William Shaw/staff photo
The Snoqualmie Falls ran heavy with flood water on Feb. 7.

William Shaw/staff photo The Snoqualmie Falls ran heavy with flood water on Feb. 7.

Rains to the south saved Snoqualmie from flooding

Despite heavy rain in the region, it fell south of the Snoqualmie River basin last weekend.

Even though heavy rains feel across Puget Sound, rivers in the Snoqualmie Valley did not end up flooding over the weekend as predicted.

The National Weather Service river forecast tool predicted that rivers would reach flood levels overnight Dec. 19, and peak on Dec. 20, with areas around Carnation seeing the highest water levels.

Dr. Mary Butwan, meteorologist with the National Weather Service, said areas of Puget Sound got up to six inches of rain between Dec. 18 and Dec. 20. But the heaviest rain fell south of the Snoqualmie River and didn’t make it into the basin.

At King County, Doug Williams, media relations coordinator for the Department of Natural Resources and Parks, said it can be hard to predict how severe a flood will be. Late last week, Floodzilla had predicted flood levels to reach around 57 feet along the Snoqualmie River near Carnation, but it steadily dropped until it dipped below the 54-foot flood level on Sunday.

The river avoided flooding last weekend, with the last severe flooding occurring in the Snoqualmie Valley in February 2020. On the week of Feb. 7, floodwaters rose above 56 feet near Carnation for the fifth time during the flood season. October 2019 also saw a major flood that came unusually early. It hit farmers the week before Halloween, which is usually an important week for sales.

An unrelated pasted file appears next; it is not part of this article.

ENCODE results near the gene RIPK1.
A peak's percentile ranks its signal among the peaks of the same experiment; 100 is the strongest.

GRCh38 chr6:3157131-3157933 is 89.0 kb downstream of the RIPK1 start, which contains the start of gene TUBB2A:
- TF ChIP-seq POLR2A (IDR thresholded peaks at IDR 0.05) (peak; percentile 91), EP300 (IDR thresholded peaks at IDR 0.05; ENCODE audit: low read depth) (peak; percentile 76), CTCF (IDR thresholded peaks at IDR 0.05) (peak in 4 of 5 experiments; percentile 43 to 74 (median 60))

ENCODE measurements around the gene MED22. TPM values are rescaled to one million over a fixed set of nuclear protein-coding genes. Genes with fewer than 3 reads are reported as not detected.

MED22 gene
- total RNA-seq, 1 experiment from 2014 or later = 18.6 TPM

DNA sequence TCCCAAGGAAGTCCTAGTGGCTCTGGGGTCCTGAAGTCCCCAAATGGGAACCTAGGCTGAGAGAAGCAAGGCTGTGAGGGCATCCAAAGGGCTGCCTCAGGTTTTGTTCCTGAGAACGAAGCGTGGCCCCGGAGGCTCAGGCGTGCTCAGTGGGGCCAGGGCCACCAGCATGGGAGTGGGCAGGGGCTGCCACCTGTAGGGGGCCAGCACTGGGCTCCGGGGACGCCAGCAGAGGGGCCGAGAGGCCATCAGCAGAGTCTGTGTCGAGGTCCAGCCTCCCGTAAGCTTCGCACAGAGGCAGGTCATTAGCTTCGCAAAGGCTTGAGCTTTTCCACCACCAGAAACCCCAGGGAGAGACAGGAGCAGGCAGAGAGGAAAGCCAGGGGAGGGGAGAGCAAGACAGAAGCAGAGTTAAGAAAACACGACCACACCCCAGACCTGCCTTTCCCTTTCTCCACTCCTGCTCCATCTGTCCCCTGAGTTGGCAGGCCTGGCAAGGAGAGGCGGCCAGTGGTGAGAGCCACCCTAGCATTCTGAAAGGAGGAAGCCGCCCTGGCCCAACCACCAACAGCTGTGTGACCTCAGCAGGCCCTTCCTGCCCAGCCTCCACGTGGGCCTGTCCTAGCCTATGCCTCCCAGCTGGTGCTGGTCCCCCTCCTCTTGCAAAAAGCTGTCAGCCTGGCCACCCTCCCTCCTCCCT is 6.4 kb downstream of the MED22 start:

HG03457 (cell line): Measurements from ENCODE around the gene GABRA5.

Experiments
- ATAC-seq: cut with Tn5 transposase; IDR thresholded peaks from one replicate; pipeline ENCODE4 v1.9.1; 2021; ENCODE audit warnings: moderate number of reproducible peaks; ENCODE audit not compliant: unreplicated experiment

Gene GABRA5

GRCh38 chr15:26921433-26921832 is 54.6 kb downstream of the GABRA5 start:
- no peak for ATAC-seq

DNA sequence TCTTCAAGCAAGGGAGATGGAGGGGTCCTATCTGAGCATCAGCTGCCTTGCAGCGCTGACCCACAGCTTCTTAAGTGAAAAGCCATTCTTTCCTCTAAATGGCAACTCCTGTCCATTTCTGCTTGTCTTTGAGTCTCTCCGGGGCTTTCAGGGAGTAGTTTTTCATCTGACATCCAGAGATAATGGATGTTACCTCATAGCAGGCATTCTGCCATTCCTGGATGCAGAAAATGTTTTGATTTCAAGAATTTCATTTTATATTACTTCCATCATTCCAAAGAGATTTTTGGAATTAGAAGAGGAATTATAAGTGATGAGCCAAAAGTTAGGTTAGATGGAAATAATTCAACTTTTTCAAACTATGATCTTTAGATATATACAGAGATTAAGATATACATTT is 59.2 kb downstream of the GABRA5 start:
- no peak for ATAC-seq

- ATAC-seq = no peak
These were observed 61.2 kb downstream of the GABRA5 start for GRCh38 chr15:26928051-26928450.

In coverage from this past October, King County staff with the Office of Emergency Management were preparing for a season that could be similar to last year’s. Seasonal weather patterns were calling for a wet winter. But in October 2019, there had already been significant rainfall in the area that saturated the ground and primed the river system for flooding.

The winter 2020 weather prediction released by the National Oceanic and Atmospheric Administration shows that Puget Sound is likely to see a colder and wetter winter than normal. Much of the Southwest, South and East Coast will see hotter than normal temperatures. About 45% of the continental U.S. is experiencing drought.

This is in part due to an ongoing La Nina weather system.

“With La Nina well established and expected to persist through the upcoming 2020 winter season, we anticipate the typical, cooler, wetter North, and warmer, drier South, as the most likely outcome of winter weather that the U.S. will experience this year,” said Mike Halpert, deputy director of NOAA’s Climate Prediction Center, in a press release.

Moving into the Christmas weekend, no flooding was predicted along the Snoqualmie River, according to Floodzilla, as of press time Dec. 21.

The forecast called for a mild mid-week for North Bend with sun and clouds, and rain beginning toward the end. Temperatures were expected to drop below freezing on Tuesday night (Dec. 22), with temperatures in the mid-30s expected on Christmas Day.

Over Snoqualmie Pass, rain and sun were predicted through Thursday, with a snow expected beginning on Friday and continuing through the weekend. The Summit at Snoqualmie ski slopes are open despite the pandemic, with additional restrictions including required face coverings while in line and on the chair and in facility buildings.


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